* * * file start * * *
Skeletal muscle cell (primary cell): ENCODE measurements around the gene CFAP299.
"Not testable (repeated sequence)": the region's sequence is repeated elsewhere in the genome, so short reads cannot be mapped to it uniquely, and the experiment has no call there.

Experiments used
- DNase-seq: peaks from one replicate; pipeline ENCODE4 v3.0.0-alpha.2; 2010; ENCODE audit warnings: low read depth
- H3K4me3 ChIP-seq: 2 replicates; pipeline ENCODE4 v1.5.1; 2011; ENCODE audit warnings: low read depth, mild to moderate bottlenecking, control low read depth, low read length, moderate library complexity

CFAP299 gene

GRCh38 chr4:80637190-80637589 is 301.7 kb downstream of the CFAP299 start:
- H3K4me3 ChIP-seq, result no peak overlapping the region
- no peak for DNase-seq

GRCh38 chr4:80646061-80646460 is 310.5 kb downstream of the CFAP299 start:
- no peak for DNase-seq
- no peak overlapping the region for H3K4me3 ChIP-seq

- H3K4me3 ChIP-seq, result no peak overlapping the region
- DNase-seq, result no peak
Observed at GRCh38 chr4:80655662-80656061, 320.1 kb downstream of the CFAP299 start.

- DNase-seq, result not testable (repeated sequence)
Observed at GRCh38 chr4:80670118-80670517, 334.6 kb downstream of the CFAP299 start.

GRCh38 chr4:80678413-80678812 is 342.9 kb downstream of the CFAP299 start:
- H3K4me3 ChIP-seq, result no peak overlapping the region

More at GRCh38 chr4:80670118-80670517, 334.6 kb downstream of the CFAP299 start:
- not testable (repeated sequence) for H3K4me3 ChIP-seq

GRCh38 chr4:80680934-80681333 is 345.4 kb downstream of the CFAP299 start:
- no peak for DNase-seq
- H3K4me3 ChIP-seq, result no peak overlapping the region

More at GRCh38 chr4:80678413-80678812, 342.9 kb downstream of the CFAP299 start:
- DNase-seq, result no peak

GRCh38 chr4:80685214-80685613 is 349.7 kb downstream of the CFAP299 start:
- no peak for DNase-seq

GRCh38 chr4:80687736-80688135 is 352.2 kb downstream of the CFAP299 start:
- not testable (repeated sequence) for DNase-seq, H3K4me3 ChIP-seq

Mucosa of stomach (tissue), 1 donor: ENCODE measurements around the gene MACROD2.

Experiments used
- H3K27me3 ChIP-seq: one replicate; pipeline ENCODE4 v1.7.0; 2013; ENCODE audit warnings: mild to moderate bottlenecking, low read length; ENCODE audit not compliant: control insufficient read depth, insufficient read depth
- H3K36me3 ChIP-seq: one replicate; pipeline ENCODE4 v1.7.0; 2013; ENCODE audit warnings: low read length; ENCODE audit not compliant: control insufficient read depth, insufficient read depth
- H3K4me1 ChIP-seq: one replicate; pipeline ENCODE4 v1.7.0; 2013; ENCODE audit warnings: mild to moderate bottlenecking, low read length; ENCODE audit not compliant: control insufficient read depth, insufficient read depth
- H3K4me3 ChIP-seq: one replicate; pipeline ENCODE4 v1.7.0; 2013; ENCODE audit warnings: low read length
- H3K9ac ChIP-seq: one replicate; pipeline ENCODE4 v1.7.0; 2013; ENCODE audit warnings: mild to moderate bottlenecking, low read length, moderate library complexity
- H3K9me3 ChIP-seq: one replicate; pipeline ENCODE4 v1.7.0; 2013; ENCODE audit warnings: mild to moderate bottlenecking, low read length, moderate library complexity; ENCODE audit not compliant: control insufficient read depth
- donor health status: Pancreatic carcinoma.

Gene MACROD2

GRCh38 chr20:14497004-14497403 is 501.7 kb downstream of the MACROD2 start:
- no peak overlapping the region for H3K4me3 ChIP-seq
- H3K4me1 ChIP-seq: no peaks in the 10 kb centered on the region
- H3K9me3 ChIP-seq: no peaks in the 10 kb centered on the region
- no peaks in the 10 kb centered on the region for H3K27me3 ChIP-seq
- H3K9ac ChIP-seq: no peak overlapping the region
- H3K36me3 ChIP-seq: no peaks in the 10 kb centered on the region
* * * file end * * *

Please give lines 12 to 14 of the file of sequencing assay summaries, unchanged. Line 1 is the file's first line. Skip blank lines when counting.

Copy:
- no peak overlapping the region for H3K4me3 ChIP-seq

- H3K4me3 ChIP-seq, result no peak overlapping the region
- DNase-seq, result no peak